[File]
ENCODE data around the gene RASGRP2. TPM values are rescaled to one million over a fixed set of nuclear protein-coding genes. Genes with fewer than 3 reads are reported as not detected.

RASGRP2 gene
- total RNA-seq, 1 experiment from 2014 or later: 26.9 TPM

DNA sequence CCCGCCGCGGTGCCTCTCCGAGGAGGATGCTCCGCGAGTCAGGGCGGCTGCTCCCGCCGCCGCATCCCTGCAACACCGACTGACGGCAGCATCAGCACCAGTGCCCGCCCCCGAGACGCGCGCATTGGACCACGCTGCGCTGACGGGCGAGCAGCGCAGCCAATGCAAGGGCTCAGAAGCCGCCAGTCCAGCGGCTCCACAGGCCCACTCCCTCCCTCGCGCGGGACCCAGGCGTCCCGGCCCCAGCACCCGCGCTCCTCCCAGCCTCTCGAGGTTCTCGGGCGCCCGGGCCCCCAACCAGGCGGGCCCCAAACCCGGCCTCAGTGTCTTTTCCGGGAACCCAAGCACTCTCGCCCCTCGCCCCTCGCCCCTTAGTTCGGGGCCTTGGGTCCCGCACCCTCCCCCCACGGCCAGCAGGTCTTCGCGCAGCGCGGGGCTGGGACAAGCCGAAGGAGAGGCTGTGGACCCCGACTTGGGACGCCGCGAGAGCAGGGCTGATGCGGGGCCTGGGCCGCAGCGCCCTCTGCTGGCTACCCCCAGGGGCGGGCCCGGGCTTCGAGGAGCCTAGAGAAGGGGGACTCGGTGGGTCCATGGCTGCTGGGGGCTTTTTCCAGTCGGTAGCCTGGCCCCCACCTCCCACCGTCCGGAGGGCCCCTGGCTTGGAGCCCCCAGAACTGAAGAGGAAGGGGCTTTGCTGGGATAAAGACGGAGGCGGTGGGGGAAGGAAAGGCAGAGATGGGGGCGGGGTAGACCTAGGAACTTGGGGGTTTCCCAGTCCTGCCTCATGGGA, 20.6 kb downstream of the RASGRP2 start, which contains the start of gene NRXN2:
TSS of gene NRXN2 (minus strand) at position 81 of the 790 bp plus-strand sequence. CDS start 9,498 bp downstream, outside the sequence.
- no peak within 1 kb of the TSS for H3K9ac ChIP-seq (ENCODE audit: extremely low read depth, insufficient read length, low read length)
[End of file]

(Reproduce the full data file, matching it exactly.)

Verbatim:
ENCODE data around the gene RASGRP2. TPM values are rescaled to one million over a fixed set of nuclear protein-coding genes. Genes with fewer than 3 reads are reported as not detected.

RASGRP2 gene
- total RNA-seq, 1 experiment from 2014 or later: 26.9 TPM

DNA sequence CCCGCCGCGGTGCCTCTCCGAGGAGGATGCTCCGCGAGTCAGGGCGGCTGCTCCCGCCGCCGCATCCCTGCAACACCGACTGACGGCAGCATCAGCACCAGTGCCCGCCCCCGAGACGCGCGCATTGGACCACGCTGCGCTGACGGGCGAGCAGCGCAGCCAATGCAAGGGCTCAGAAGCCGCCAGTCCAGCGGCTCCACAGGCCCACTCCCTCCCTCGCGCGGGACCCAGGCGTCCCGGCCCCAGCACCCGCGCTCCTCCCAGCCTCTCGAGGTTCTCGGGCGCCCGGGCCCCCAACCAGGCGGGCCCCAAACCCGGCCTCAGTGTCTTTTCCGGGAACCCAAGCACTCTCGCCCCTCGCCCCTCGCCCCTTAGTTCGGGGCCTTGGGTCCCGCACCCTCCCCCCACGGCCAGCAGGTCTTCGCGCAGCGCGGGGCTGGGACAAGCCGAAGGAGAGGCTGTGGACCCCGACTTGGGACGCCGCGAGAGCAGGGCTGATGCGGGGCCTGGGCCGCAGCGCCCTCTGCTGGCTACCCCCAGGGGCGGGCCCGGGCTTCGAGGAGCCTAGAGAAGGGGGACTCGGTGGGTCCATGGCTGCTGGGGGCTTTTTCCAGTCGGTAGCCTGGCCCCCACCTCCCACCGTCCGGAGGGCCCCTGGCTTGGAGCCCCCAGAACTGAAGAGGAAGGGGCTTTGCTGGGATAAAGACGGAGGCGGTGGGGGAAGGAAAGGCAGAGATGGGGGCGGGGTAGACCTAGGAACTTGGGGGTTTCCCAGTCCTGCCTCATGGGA, 20.6 kb downstream of the RASGRP2 start, which contains the start of gene NRXN2:
TSS of gene NRXN2 (minus strand) at position 81 of the 790 bp plus-strand sequence. CDS start 9,498 bp downstream, outside the sequence.
- no peak within 1 kb of the TSS for H3K9ac ChIP-seq (ENCODE audit: extremely low read depth, insufficient read length, low read length)